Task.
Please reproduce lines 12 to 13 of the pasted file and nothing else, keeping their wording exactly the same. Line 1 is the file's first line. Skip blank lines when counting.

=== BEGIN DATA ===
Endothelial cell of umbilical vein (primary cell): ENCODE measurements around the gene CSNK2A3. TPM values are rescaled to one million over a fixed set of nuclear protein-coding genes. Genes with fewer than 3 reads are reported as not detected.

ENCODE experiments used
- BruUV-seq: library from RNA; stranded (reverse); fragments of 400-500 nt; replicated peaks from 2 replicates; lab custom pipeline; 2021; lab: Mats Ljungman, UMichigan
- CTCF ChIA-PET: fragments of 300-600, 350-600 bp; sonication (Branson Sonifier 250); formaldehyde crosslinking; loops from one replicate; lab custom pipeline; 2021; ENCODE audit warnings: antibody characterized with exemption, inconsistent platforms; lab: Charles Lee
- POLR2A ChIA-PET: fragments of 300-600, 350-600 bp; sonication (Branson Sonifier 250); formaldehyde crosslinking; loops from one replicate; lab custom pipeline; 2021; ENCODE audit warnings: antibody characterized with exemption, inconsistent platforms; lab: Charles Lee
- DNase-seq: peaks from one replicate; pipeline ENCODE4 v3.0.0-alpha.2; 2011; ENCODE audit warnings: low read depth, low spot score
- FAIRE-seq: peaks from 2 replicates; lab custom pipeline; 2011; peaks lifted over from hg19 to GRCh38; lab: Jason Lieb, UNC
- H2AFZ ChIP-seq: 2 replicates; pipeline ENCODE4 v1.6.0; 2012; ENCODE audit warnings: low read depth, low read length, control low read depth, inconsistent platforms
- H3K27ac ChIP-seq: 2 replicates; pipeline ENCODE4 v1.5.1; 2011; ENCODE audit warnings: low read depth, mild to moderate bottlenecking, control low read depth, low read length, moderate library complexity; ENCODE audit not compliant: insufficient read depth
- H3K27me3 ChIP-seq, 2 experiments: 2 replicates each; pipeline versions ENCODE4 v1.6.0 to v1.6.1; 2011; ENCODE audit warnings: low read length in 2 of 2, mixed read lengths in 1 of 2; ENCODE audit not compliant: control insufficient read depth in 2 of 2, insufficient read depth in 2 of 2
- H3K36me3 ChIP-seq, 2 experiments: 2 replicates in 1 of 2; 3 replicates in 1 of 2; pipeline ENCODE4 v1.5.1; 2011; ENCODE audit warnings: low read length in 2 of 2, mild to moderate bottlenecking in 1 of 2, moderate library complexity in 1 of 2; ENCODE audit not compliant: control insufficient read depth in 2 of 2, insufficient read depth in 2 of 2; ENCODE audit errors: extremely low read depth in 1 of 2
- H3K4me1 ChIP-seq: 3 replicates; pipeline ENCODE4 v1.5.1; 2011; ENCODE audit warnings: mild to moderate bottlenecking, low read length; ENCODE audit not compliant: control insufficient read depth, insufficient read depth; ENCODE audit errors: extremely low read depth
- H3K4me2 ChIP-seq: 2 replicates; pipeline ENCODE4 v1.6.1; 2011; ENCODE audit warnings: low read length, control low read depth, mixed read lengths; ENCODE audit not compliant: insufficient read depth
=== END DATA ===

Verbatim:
- H3K4me1 ChIP-seq: 3 replicates; pipeline ENCODE4 v1.5.1; 2011; ENCODE audit warnings: mild to moderate bottlenecking, low read length; ENCODE audit not compliant: control insufficient read depth, insufficient read depth; ENCODE audit errors: extremely low read depth
- H3K4me2 ChIP-seq: 2 replicates; pipeline ENCODE4 v1.6.1; 2011; ENCODE audit warnings: low read length, control low read depth, mixed read lengths; ENCODE audit not compliant: insufficient read depth